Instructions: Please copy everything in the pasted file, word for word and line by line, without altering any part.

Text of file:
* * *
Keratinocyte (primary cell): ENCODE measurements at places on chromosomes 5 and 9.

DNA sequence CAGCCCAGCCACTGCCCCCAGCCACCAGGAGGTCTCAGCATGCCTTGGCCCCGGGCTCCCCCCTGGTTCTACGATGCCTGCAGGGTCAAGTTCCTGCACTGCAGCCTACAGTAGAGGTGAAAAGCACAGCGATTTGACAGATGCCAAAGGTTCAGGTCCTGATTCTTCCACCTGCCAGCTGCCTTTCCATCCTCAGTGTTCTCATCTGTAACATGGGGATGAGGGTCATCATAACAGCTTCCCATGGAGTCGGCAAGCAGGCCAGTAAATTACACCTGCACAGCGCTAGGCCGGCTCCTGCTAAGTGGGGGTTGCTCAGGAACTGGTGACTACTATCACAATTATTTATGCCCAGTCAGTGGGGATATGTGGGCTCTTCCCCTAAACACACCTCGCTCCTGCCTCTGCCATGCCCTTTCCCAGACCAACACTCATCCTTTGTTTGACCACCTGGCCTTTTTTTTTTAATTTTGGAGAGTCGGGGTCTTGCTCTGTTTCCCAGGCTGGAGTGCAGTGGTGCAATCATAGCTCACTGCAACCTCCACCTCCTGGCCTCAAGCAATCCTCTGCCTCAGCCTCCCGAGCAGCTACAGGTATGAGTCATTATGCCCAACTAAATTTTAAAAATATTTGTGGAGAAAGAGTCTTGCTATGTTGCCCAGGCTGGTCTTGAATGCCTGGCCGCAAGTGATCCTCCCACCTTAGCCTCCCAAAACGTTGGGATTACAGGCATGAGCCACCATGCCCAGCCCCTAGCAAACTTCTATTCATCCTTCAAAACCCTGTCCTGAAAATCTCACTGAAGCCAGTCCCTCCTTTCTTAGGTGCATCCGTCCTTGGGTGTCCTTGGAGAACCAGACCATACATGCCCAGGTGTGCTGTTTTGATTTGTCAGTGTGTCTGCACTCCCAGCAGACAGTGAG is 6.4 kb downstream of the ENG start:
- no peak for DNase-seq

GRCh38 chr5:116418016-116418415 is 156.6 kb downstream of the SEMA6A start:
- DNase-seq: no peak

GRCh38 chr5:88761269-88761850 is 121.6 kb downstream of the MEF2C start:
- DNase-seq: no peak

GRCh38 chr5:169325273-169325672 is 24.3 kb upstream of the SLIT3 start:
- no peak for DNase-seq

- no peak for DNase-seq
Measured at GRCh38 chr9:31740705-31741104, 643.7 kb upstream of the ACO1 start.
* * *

Keratinocyte (primary cell): ENCODE measurements at places on chromosomes 5 and 9.

DNA sequence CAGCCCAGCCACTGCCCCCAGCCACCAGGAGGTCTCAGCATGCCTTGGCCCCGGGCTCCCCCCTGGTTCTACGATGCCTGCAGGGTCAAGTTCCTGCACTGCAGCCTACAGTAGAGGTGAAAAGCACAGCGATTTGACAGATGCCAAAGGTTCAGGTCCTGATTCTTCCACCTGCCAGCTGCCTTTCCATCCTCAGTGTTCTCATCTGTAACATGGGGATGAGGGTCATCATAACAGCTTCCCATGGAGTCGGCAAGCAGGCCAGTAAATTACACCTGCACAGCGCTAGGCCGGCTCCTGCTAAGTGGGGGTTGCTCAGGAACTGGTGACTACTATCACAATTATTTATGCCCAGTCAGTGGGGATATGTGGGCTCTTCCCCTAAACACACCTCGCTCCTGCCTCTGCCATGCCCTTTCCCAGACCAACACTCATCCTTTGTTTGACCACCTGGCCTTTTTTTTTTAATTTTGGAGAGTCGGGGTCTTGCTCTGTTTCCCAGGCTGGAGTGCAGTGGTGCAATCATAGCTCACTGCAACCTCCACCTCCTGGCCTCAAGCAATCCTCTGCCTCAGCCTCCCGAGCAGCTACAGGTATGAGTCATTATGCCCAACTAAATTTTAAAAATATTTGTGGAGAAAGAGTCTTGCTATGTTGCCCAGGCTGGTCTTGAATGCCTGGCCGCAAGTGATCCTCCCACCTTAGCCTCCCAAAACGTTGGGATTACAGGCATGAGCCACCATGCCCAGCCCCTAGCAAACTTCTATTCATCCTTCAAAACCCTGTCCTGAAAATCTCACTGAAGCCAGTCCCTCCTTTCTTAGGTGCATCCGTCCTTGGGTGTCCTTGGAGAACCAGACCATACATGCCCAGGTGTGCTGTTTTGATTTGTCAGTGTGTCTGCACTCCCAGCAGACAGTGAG is 6.4 kb downstream of the ENG start:
- no peak for DNase-seq

GRCh38 chr5:116418016-116418415 is 156.6 kb downstream of the SEMA6A start:
- DNase-seq: no peak

GRCh38 chr5:88761269-88761850 is 121.6 kb downstream of the MEF2C start:
- DNase-seq: no peak

GRCh38 chr5:169325273-169325672 is 24.3 kb upstream of the SLIT3 start:
- no peak for DNase-seq

- no peak for DNase-seq
Measured at GRCh38 chr9:31740705-31741104, 643.7 kb upstream of the ACO1 start.